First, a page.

“Imagine you are the last lone match in a worn down matchbook. The strike surface is faded, and all but difficult to light – but here you are, a spark and a flame – the last lit match. Now imagine everyone you meet is a forest. Each person a tree. Some are close to one another – others in entirely different fields. You as the match get to choose who to ignite, and just how you are going to do that. You have this great impact that can last beyond your comprehension. Some trees will blow in the wind, igniting each other, carrying YOUR flame.
And let me tell you something you already know – that matchstick won’t last forever. Life ends quickly and at times without notice. But how do we choose to impact the people we love, hate, or barely know – while we are around? How do we choose to receive? Not all trees are worth igniting, some are damp and unwilling. Some are the tallest redwoods, ecstatic to burn bright and ferociously with the impact you, a little match, started.
You may feel insignificant at times, but you have tremendous impact, even when you’re caught in the rain.
And when the life of the matchstick ends, at the end of its fuel, or blown out by wind,
the forests burn on.” -Christian Watson
The Matchstick is Amnesty International’s first human rights youth newspaper and is comprised of young, passionate individuals aiming to share stories that enlighten and inspire.
Sareema Husain is a 20-year-old currently studying Media and Communications at Concordia University. She is an avid storyteller and enjoys using different multimedia tools to help convey abstract messages. She was first introduced to Amnesty in Grade 12, when she attended a Youth Conference held in Toronto. Since then, she’s volunteered for Write for Rights and is part of the film team for REEL Awareness, a human rights film festival. In her spare time, she can be found drinking tea, listening to punk rock or reading adventure novels. Her areas of interest include alternative media, feminism, and surveillance practices. She believes that using her voice is one of her greatest responsibilities and this is what propelled her to join the Matchstick team.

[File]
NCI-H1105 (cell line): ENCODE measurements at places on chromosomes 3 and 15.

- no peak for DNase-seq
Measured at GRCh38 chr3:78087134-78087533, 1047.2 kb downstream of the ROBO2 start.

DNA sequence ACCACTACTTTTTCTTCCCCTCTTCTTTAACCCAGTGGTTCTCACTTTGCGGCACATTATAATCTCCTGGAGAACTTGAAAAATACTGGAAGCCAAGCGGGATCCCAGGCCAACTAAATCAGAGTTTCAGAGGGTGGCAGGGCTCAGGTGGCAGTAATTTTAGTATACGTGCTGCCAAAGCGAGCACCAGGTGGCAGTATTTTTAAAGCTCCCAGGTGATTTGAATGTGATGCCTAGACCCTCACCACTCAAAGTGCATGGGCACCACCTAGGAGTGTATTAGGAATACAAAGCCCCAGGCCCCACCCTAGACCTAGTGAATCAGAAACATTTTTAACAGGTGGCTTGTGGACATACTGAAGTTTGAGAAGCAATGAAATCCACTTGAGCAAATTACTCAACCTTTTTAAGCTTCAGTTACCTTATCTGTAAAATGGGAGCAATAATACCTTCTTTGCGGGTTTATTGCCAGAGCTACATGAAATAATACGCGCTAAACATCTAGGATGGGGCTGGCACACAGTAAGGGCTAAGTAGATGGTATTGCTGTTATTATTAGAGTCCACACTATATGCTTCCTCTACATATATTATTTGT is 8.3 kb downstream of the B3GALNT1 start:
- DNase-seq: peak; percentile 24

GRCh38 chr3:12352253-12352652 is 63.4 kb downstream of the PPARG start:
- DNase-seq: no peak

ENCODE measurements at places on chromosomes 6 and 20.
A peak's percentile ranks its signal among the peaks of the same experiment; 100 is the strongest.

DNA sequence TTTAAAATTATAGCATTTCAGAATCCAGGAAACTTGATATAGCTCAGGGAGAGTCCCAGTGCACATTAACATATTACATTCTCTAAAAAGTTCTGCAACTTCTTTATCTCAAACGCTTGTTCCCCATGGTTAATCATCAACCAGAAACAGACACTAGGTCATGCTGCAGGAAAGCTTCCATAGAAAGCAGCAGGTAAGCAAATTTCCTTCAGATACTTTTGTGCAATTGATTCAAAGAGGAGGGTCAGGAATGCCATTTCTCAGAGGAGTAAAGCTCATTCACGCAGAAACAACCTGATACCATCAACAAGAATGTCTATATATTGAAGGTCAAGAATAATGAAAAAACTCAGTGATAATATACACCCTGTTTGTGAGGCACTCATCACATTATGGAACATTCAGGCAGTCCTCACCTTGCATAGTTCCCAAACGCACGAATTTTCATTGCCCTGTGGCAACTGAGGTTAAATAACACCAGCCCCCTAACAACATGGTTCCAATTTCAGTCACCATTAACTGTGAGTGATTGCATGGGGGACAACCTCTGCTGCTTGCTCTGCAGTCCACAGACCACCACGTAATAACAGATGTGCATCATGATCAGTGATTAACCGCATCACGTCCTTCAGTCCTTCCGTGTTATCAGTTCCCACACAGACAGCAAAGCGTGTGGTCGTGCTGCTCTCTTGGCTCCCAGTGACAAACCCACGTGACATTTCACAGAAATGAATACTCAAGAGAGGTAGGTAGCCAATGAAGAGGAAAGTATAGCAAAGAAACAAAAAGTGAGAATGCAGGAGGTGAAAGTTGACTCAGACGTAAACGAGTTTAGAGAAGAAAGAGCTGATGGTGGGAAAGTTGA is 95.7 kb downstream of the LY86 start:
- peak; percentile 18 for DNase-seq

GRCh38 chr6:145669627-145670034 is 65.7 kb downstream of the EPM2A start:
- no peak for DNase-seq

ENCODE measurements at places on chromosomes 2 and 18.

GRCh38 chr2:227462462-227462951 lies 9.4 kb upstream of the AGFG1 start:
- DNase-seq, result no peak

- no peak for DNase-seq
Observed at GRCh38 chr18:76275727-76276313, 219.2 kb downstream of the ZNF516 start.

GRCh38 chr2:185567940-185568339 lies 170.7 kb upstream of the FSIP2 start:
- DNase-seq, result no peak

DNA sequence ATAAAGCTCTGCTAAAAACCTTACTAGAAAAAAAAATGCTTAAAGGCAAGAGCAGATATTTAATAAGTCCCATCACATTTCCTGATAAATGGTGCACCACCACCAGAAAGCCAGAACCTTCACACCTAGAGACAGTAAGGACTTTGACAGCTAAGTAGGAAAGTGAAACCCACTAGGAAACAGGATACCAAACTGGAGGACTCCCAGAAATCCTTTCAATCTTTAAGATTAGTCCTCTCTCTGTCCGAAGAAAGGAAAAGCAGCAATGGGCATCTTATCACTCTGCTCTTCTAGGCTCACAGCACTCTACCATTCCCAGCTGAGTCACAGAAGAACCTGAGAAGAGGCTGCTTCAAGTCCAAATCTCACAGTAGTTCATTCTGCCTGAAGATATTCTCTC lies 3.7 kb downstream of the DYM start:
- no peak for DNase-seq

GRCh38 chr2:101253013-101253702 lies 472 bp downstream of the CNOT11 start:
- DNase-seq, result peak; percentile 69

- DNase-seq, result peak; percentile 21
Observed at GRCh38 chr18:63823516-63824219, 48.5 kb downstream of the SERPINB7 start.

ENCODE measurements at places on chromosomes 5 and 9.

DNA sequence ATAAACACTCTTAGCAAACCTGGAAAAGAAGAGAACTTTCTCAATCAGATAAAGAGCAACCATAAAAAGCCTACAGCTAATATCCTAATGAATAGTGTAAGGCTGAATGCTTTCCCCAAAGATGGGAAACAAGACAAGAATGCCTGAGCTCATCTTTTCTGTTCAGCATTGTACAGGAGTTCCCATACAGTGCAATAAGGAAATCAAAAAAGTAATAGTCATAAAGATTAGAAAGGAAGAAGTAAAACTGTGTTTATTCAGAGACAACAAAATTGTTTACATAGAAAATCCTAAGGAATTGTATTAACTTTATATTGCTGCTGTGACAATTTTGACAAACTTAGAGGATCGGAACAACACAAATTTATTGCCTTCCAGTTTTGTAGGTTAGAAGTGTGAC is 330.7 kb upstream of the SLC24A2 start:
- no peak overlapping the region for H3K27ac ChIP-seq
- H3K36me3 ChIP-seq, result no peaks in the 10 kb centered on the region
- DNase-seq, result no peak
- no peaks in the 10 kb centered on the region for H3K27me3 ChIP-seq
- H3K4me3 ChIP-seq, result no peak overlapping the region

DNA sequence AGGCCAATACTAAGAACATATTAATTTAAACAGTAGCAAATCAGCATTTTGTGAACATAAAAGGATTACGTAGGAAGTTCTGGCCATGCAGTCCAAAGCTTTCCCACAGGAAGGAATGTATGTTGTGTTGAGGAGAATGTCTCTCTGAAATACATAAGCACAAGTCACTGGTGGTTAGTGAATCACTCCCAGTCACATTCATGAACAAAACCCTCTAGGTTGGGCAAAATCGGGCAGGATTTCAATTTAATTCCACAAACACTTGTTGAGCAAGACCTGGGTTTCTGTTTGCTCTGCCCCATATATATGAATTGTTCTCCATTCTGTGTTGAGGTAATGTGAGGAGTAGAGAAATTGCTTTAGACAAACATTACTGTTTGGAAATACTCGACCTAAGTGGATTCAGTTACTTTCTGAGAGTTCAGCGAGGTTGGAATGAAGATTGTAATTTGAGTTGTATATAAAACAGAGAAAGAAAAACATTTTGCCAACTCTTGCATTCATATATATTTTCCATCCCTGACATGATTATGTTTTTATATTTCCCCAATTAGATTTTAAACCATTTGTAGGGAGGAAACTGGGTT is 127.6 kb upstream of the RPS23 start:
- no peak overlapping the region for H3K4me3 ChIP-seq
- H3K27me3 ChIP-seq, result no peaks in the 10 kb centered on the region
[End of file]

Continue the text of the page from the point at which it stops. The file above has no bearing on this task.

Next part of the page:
Sasha Aristotle is an editor for The Matchstick Newspaper. A rising second-year student at UofT, Sasha is currently studying history, English and economics. Sasha first became involved with Amnesty as an editor for the Youth Magazine in high school, and has since worked on the editorial boards of various business, legal, and creative writing publications. Sasha is passionate about stories, travel, education, international affairs, and food. She is fascinated by outer space and the workings of Donald Trump’s mind, and before she dies she wants to learn how to box, speak Hindi, and make really good chicken dumplings. Sasha hopes that The Matchstick will inspire youth to become more involved in and feel more engaged with humanitarian affairs as well as journalism. You can reach her at email@example.com.
Maha Asad is an 18 year-old student at McGill University, planning to major in International Development Studies. She leads an Amnesty youth group in her hometown, Ajax, Ontario, and is a youth organizer with Amnesty Canada. Originally, she started working in Toronto and has been with Amnesty for almost two years. Aside from her human rights work, she is an ardent musician with many projects underway. In her free time, she is usually songwriting, or practicing piano/guitar/violin/vocals. She is also a fan of watercolour painting, creative writing, and photography. She would like to work on combining these two parts of her life; using art and music for awareness of human rights issues. A rooted love for uncovering stories drew her to the Matchstick team, and she is inexplicably excited for what the project will encompass in the coming years. She can be reached at firstname.lastname@example.org